Given that automaticity seems to be an inescapable feature of individual cognition, one question for the practicing manager to ask is: What can be done to combat it? There are at least two answers to this that emerge from the scientific literature: (1) Reduce cognitive load on the decision maker; (2) manipulate the perceivers intentions (perhaps through goal setting/rewards) so that the perceiver is more likely to avoid mindless/scripted thinking; and, related, (3) provide alternative scripts, once that lead to more desirable actions. I will bring this up at the start of class today.
Post by Nathalya Zarth on Sept 23, 2015 20:22:21 GMT
I agree with most postings here that Gioia is attempting to hide behind the automatic and surface-level assessment he made while on the line due to his pre-programmed script to evaluate accidents given the data. I agree with Nicholas in that Ford engaged in high levels of unethical behavior and attempted to cover its tracks via inaccurate safety reports, recall delays, and considering the economic cost of a life over scrapping the car. I disagree with the notion that we assimilate so rapidly and fully into the culture we are in and that Ford must have an unethical culture, which influenced Gioia to engage in these unethical practices. If this is the case, then how is it that any ethical people are left? Are entire companies comprised of unethical and lazy workers? I believe the issue here is that he failed to properly recognize that there was a problem with the vehicle that would result in loss of lives until after the fact.
I truly believe that Gioia was not thinking and therefore did not look further into the issue as it was 1) scripted for him not to and 2) the data suggested he did not need to. We are becoming more data-driven in society and therefore, scripts based on the "hard facts" and on what the data says should be evaluated, particularly at the organizational level. I think that breaks in the scripts should be written, as Gioia suggests, to force the employee to actively evaluate the product or decision.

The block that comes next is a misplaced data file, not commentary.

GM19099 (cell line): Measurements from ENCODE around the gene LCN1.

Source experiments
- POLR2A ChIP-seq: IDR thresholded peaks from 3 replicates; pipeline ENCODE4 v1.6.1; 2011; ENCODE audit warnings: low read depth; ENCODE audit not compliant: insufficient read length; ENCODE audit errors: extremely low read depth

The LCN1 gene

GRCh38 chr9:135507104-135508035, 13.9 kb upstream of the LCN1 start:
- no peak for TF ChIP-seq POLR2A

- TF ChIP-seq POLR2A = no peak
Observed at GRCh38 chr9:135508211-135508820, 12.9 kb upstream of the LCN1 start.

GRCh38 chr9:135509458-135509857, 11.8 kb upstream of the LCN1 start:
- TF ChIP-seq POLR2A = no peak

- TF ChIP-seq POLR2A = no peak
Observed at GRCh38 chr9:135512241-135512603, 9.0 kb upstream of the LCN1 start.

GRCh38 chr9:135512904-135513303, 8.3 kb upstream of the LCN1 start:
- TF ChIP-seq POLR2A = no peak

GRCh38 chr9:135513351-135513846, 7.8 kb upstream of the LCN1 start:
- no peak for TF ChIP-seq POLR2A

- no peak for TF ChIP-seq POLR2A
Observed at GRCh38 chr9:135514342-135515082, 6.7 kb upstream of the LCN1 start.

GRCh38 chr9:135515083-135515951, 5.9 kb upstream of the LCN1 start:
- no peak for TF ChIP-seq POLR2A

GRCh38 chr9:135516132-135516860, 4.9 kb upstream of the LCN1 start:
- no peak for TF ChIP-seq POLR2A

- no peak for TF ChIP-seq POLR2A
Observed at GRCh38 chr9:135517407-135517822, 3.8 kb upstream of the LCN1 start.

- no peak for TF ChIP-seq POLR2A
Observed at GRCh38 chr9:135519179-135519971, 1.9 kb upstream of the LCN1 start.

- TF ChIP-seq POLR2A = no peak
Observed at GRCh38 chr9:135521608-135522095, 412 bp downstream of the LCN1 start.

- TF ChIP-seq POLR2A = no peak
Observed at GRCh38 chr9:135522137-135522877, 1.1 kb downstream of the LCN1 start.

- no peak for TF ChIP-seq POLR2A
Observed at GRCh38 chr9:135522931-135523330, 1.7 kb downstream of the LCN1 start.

I believe that besides using scripts, the issue is more focused on that we become comfortable in our scripts and allow ourselves to succumb to inaccurate evaluations on whether these scripts are reliable through hindsight bias. It is through this that I believe that we enslave ourselves to scripts because "conscious, mindful thinking" requires high levels of effort, skill and motivation to continually employ.
Several commented on the fact that the military utilizes scripts in order to maintain order within the ranks and provide soldiers with a toolbox of predetermined courses of action designed to provide them with options in the midst of chaos. The fact of the matter is that even with all of that training, if you ask anyone that has ever deployed, you will notice that all bets are off in a war zone. All of your predetermined scripts on how to aim your rifle, breathing techniques, trigger squeeze, etc. are no longer in the forefront of your mind. You allow yourself to modify those scripts in order to do what you must: survive and accomplish the mission.
I merely wonder how much of this was an issue of the script employed that made Gioia fail to identify the issue before so many lives were lost or if this is the result of hindsight bias where knowing the horrific outcomes that, as Nicholas said, "tug" at your heart and made Gioia realize that he could have been a part of the prevention. If placed in the same situation at a different company with different scripts, do we really believe this could have been avoided? It is easy to say so considering that we have all of the facts after the incident occurred. Were there measures that could have been implemented to bar this from happening? Probably, but how effective would these measures be in real time? Companies should always strive to put measures in place that require employees to think about their actions, especially in industries where the cost can be someone's life, which can only minimize not eliminate, these outcomes.